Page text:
February 27, 2014

Miyazaki’s ‘Wind’ rises to classic heights

When I interviewed Hayao Miyazaki 13 years ago, just before the release of the Oscar-winning “Spirited Away,” he said his main goal as a writer-director was to prove that any story – no matter how complex or thought-provoking – could be told through animation.

He has proved his point with “The Wind Rises,” an Oscar-nominated capstone to his 35-year career as the greatest Japanese animator. (Or, if you listen to Pixar boss John Lassiter, the greatest living animator.)

The film is visually sumptuous, morally ambiguous, dramatic and dreamlike, with a narrative as engrossing as any live-action movie of 2013. It’s easy to follow yet hard to shake.

Some detractors claim this biography of an airplane designer working in the 1930s glorifies Japanese militarism. It doesn’t. It acknowledges that the build-up to war gave Japan, reeling from economic depression and the Kanto earthquake, something to pull the nation out of misery.

But it takes a longer view of the work of Jiro Horikoshi, who designed the Zeros used by kamikaze fighters. The fictional Jiro begins and ends as a visionary, captivated by the beauty of flight and a desire to improve air travel. He has no illusions that his government will use his plans for anything but war machines, but he looks beyond the present to a time when his designs will carry passengers more safely and swiftly.

We spend much of the movie literally inside his dreams, where he meets older Italian engineer Giovanni Caproni. When Jiro expresses anxiety about the future of aviation, Caproni asks, “Do you want pyramids?” The implication is clear: Without short-term suffering, like the deaths of slaves who built Egypt’s monuments, long-term glories may not be possible. (I base these comments on the subtitled Japanese version; I haven’t seen the one dubbed into English, which Charlotte is getting.)

Miyazaki does criticize the Japan that attacked Pearl Harbor in 1941, the year he was born. (His father ran Miyazaki Airplane, which made Zero parts.)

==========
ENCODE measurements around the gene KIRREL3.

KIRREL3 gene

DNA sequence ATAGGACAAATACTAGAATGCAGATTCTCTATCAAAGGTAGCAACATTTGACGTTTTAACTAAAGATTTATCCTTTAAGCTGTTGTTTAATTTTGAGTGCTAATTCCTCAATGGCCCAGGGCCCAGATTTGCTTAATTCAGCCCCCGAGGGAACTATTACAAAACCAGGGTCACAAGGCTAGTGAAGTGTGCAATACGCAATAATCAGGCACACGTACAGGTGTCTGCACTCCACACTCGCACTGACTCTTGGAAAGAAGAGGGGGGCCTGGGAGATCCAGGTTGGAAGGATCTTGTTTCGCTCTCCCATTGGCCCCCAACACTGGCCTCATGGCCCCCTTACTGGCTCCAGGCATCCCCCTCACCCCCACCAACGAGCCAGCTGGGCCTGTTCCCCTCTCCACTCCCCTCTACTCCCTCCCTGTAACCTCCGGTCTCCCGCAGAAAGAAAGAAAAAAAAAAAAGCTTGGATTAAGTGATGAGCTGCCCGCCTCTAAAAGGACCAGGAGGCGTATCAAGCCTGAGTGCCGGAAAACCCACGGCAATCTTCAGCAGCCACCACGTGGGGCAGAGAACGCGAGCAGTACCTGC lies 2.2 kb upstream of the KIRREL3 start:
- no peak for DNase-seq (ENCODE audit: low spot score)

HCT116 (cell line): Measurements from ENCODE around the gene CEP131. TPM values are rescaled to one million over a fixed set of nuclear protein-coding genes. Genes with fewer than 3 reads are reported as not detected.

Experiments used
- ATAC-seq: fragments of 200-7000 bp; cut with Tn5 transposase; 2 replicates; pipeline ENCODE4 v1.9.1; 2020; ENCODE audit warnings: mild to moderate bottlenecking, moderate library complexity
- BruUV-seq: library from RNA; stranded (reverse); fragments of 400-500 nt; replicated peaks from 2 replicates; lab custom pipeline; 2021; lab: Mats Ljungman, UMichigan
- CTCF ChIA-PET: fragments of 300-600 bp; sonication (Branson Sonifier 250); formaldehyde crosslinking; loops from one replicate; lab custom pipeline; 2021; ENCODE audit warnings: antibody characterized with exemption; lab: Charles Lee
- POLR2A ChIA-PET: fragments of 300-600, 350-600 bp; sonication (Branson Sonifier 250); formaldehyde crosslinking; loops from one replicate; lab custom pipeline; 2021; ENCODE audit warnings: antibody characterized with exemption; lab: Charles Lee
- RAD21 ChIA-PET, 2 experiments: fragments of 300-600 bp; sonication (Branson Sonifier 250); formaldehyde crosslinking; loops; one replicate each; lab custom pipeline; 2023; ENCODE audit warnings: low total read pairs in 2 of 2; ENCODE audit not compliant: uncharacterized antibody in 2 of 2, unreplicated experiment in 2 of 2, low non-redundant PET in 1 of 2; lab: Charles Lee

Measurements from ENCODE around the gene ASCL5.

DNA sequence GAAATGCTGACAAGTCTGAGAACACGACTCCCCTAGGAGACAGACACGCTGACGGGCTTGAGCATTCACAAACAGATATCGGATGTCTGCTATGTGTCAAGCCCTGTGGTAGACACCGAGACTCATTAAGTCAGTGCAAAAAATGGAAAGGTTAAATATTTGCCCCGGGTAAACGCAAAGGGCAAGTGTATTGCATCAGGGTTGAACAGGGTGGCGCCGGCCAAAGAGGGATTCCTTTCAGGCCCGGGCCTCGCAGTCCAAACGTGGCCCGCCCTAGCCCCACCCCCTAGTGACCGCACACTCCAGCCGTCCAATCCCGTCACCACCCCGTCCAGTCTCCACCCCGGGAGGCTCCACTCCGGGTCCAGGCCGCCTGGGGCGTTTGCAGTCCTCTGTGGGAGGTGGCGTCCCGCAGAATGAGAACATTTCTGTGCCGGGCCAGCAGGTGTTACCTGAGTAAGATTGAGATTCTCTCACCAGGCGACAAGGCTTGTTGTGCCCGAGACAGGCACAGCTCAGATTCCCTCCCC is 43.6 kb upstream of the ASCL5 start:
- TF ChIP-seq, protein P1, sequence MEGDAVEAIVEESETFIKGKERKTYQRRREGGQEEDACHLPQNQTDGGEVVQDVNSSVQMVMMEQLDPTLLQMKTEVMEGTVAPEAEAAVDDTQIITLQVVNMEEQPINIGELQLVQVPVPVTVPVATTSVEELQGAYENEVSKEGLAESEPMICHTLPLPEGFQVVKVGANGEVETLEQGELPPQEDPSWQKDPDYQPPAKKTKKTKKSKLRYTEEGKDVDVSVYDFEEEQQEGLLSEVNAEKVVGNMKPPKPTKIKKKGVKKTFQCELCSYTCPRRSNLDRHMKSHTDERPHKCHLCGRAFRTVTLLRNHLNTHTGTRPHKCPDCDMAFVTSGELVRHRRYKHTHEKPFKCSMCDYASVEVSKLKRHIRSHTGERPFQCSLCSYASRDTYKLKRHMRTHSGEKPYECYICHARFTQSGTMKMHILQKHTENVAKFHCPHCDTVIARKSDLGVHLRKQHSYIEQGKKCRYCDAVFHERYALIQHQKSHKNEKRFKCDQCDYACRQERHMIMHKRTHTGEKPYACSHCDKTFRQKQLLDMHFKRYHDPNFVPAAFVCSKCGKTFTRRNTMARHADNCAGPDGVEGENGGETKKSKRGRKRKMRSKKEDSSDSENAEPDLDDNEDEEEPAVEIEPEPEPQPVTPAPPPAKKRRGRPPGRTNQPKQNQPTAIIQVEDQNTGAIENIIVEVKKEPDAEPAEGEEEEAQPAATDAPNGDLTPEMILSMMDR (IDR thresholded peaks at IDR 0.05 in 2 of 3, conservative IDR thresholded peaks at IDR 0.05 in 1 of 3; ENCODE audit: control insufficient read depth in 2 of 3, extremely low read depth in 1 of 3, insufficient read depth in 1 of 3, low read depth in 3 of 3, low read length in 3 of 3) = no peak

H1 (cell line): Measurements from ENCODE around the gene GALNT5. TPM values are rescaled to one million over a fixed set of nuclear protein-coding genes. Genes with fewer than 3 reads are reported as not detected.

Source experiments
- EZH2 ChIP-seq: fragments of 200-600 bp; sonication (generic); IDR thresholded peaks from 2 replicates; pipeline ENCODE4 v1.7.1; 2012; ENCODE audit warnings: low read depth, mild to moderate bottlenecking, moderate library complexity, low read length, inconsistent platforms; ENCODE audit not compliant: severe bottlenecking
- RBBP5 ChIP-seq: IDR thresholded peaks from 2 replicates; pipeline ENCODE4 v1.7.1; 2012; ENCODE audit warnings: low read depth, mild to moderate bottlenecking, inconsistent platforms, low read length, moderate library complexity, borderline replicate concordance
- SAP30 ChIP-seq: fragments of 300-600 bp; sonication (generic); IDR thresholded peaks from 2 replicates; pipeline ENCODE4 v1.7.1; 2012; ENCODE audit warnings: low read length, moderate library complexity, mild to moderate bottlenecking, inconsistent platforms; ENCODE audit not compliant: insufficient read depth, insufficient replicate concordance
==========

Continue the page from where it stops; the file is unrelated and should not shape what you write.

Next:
Characters bring up the unjustified invasion of Manchuria, the thought police who persecute citizens, the military planning a war it cannot win. A prophetic German pacifist warns that a war will “blow up” Germany and Japan: Pilots in Jiro’s sleek, elegant Zeros will never fly anything else.

The screenplay lightens the drama with a sweet romance between Jiro and Nahoko, a young woman he meets on the day of the terrible earthquake and encounters about a decade later. He woos her with a paper airplane that darts and dips like a bird; even his expressions of love take flight.

The director uses an extraordinary color palette, from deep reds to velvety purples. As befits a nation in turmoil, characters hop on buses, boats, ships, trains, bicycles, even ox-carts: Jiro’s world is always in motion. Yet the movie itself doesn’t hurry; it never drags, but it’s meditative.

Almost every scene has a hint of wind, as a symbol of buoyancy or turbulence; it ruffles awnings, musses hair on a beautiful summer day or roars across the land ahead of the churning earthquake. The title comes from “Le Cimitière Marin,” by French symbolist poet Paul Valéry. In 1922, he wrote “The wind is rising; we must try to live.”

In that book, Valéry also said, “In the eyes of lovers of perfection, a work is never finished – a word that for them has no sense – but abandoned.” Maybe that explains why Miyazaki has directed just one other feature (“Ponyo”) since 2004.

He turned 73 last month and says he’ll make no more movies. Miyazaki has come out of retirement before. But if he does stop now, he ends on a masterpiece.

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